Backcountry Thanksgiving | Roast your turkey under a steel bucket

By Alexander Popp


We all love Thanksgiving foods, we all love camping in the great outdoors. So what could be better than sitting around a campfire after a roast turkey, stuffing, and mashed potatoes, with nothing to do but shoot the breeze and listen to the birds? And why isn’t everyone doing it?

Man sprinkles seasonings on a raw turkey outside in the trees.
Head Guide Alexander Popp sprinkles seasonings on a raw turkey, preparing it to cook under a bucket.

Answer: It seems almost impossible to fully cook a Thanksgiving dinner in the woods with little to no electricity. But we’re here to tell you that that assumption is wrong.
The sides are pretty easy to figure out on your own, but with this recipe, you’ll be able to cook a delicious roasted Thanksgiving turkey from the comfort of wherever your family might be celebrating from this year. 

But don’t think that this is just a camping recipe, this method is also great for freeing up some oven space at home too. 


  • Turkey (One 15- to 20-pound bird, defrosted, cleaned, and dried)
  • Salt and pepper
  • Other desired seasonings 


  • Large stainless steel or aluminum bucket (about 30 quarts)
  • 15 pounds of non-self-starter charcoal
  • Lighter fluid
  • Grill lighter
  • About 15-20 inches of iron rebar
  • Hammer
  • Grill tongs
  • One roll of heavy-duty aluminum foil
  • Shovel
  • Oven mitts or hot pads 

Charcoal, aluminum foil and other equipment prepared to cook a turkey.

Preparing Your Thanksgiving Bird

Like we said above, in the woods you’re not going to have a whole lot of electricity unless you’re at a campground with hookups or something. so preparation and planning are going to be the name of the game with this.

Also, cooking at a campsite isn’t exactly like it goes in the comfort of your own kitchen, so you’re going to want to do as much beforehand at home as you can. Defrosting, cleaning and cooking preparations for the turkey can all be done beforehand to save yourself some time and hassle. 

Once defrosted, cleaned, and seasoned to your liking, simply wrap your bird securely in plastic wrap and pack into an ice-filled cooler until it’s time to cook.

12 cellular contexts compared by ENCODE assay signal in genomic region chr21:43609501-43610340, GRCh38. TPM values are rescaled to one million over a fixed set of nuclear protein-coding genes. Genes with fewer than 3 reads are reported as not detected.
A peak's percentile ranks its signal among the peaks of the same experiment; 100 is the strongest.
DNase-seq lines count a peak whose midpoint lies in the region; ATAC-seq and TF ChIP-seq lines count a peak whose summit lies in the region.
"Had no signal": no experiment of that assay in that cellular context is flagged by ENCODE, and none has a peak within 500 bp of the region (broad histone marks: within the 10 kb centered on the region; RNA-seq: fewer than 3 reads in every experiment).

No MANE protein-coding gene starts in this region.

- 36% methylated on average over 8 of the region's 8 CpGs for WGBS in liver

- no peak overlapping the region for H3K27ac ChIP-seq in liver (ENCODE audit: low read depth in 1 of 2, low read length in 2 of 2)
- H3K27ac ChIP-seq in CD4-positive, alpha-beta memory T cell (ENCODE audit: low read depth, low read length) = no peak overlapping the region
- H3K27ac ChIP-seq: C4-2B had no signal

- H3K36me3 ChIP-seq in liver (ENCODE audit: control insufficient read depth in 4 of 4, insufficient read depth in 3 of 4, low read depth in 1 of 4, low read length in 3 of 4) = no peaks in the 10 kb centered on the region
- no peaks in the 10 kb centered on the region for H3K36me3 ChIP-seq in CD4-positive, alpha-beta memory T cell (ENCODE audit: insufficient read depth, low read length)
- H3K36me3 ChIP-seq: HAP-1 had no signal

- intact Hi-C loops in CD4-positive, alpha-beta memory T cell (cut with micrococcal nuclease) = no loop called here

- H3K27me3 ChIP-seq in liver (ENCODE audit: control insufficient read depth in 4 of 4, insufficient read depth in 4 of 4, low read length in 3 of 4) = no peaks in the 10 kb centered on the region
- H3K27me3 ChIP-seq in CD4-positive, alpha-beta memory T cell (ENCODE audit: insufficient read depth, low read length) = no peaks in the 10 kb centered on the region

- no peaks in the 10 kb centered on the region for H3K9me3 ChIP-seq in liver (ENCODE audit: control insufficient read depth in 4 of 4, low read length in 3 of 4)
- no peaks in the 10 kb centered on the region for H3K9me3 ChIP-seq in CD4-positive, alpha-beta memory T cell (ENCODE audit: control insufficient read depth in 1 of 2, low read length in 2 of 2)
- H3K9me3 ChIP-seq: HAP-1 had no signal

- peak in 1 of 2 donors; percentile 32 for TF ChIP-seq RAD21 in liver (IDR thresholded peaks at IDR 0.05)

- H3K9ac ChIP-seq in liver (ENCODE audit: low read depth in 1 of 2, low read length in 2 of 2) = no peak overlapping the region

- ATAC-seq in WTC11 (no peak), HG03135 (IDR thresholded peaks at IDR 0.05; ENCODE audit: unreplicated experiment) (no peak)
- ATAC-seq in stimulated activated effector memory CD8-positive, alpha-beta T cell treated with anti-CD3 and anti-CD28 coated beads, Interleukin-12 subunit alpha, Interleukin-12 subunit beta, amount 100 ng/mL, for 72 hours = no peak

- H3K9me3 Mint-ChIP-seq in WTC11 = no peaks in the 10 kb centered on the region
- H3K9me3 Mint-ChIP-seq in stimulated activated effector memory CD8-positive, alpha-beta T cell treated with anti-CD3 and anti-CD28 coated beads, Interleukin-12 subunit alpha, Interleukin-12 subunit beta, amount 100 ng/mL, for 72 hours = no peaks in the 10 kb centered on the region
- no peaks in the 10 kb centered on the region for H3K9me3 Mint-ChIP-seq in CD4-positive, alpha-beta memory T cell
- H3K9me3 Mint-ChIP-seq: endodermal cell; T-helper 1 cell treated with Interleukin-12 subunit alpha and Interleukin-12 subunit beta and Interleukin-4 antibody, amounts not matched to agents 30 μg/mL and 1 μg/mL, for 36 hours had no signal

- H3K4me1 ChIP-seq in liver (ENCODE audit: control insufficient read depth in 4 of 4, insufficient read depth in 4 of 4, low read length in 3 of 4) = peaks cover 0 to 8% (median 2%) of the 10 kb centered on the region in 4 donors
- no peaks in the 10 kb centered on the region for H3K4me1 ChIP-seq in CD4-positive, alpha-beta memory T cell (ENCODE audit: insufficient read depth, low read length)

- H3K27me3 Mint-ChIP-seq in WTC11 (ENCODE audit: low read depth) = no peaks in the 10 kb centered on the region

Get Started Cooking

  1. First, find a flat grassless stretch of ground that can be exposed to coals for several hours, a fire pit would work for this, but if you don’t have a fire pit or want to cook on or use the fire pit for something else, find an out of the way space and clear it of leaves and debris. 
  2. In the cleared area, lay a 2-foot by 2-foot square of Heavy Aluminum Foil several layers thick and drive the rebar stake about 1/3rd of its length in the ground at the center of the square. Cover the rebar with aluminum foil so that it will fill the cavity of the turkey and hold it in place. 
  3. On opposite edges of the square, divide your charcoal in two, leaving plenty of space in the center for the Turkey and bucket. Douse the charcoal liberally with lighter fluid and carefully light the piles. 
  4. Work the turkey onto the rebar and get it into a position so that the turkey is not touching the top of the bucket and the bucket is completely flat with the ground. Simply put, you want the turkey suspended on the rebar, inside the bucket, with its legs hanging down.

    Man sits watching charcoal and cooking.
    Head Guide Alex Popp watches and waits as charcoal cooks a turkey under a steel bucket.
  5. When the coals are white-hot, use your tongs and shovel to place coals all around the bucket, piled up its sides as high as they will go and onto the bucket’s top.
  6. It’s important to replace hot coals to the top of the bucket every 30 minutes to ensure the turkey cooks evenly. Start with 12 pieces of charcoal on the top and replace them as they are needed.
  7. Cook for about one hour, 30 minutes. If your turkey is closer to 20 pounds, cook for a full two hours. You can even do this with a large chicken or other bird, just cook for less time.
  8. Remove the foil and coals from the top of the bucket, scrape the coals away from the sides of the bucket, and carefully remove the bucket. It’s imperative that all of this is done carefully; you really don’t want to get ashes on the cooked bird.
  9. Take the internal temperature of the turkey using a meat thermometer and make sure that it has reached a minimum internal temperature of 165 degrees. If it hasn’t, you can always replace the bucket and coals for about 30 minutes longer
  10. If it is done – and I’ve never had an instance where it hasn’t been when following this recipe – remove the turkey carefully with hot pads and transfer to a carving plate to rest for about 10 minutes.
  11. Cut your turkey, share with friends and family, and give thanks to the marvels of backcountry cookin’.

A Few Big Things to Consider

Leftovers – Normally you’d be able to stuff yourself to bursting and then carve up any leftovers into containers for sandwiches and snacking later. But out in the woods, you’ll be limited on fridge space and storage containers, so our advice is to bring the smallest bird you can, the most people you can, and eat as much a possible so nothing goes to waste. 

Animals – We learned about this the hard way. If you are cooking a turkey or anything else using this method, there’s going to be a lot of grease, drippings, and other byproducts that will make their way into the coals and dirt as you cook. So if you don’t want a visit from local wildlife during the night after the cooking is all done, you’ve got to have a plan to get rid of your ashes beforehand. Bring along a small shovel that can be used to turn the soil before bed and plenty of firewood to burn up as much as you can.

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